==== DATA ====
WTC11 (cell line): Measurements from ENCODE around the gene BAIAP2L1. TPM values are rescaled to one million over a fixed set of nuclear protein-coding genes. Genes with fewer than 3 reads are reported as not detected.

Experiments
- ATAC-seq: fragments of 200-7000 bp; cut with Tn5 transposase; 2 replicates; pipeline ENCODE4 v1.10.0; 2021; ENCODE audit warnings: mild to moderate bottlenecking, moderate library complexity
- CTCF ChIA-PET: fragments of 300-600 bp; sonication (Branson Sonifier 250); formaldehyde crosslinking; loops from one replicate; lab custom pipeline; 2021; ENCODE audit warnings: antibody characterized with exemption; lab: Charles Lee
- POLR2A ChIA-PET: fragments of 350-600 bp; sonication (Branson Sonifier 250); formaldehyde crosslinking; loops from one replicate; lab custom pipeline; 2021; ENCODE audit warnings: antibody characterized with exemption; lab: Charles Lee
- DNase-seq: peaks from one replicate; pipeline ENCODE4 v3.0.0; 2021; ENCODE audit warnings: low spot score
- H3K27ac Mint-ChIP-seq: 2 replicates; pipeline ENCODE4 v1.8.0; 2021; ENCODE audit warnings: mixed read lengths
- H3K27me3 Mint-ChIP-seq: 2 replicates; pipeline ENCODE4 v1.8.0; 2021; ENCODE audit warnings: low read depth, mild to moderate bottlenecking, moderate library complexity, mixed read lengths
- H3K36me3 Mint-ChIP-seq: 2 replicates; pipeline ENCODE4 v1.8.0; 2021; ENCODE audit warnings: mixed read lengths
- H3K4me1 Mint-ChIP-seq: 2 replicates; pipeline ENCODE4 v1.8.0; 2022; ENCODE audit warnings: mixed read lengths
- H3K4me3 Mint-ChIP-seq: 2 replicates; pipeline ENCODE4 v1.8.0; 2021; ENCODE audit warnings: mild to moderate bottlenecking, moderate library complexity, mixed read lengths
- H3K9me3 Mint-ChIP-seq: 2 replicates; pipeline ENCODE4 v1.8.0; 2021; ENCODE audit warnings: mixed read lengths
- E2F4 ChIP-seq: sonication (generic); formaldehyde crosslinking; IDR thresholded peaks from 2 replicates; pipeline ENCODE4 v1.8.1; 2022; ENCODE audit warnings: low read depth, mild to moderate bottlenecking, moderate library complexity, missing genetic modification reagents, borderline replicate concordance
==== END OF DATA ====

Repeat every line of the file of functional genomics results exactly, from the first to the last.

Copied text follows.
WTC11 (cell line): Measurements from ENCODE around the gene BAIAP2L1. TPM values are rescaled to one million over a fixed set of nuclear protein-coding genes. Genes with fewer than 3 reads are reported as not detected.

Experiments
- ATAC-seq: fragments of 200-7000 bp; cut with Tn5 transposase; 2 replicates; pipeline ENCODE4 v1.10.0; 2021; ENCODE audit warnings: mild to moderate bottlenecking, moderate library complexity
- CTCF ChIA-PET: fragments of 300-600 bp; sonication (Branson Sonifier 250); formaldehyde crosslinking; loops from one replicate; lab custom pipeline; 2021; ENCODE audit warnings: antibody characterized with exemption; lab: Charles Lee
- POLR2A ChIA-PET: fragments of 350-600 bp; sonication (Branson Sonifier 250); formaldehyde crosslinking; loops from one replicate; lab custom pipeline; 2021; ENCODE audit warnings: antibody characterized with exemption; lab: Charles Lee
- DNase-seq: peaks from one replicate; pipeline ENCODE4 v3.0.0; 2021; ENCODE audit warnings: low spot score
- H3K27ac Mint-ChIP-seq: 2 replicates; pipeline ENCODE4 v1.8.0; 2021; ENCODE audit warnings: mixed read lengths
- H3K27me3 Mint-ChIP-seq: 2 replicates; pipeline ENCODE4 v1.8.0; 2021; ENCODE audit warnings: low read depth, mild to moderate bottlenecking, moderate library complexity, mixed read lengths
- H3K36me3 Mint-ChIP-seq: 2 replicates; pipeline ENCODE4 v1.8.0; 2021; ENCODE audit warnings: mixed read lengths
- H3K4me1 Mint-ChIP-seq: 2 replicates; pipeline ENCODE4 v1.8.0; 2022; ENCODE audit warnings: mixed read lengths
- H3K4me3 Mint-ChIP-seq: 2 replicates; pipeline ENCODE4 v1.8.0; 2021; ENCODE audit warnings: mild to moderate bottlenecking, moderate library complexity, mixed read lengths
- H3K9me3 Mint-ChIP-seq: 2 replicates; pipeline ENCODE4 v1.8.0; 2021; ENCODE audit warnings: mixed read lengths
- E2F4 ChIP-seq: sonication (generic); formaldehyde crosslinking; IDR thresholded peaks from 2 replicates; pipeline ENCODE4 v1.8.1; 2022; ENCODE audit warnings: low read depth, mild to moderate bottlenecking, moderate library complexity, missing genetic modification reagents, borderline replicate concordance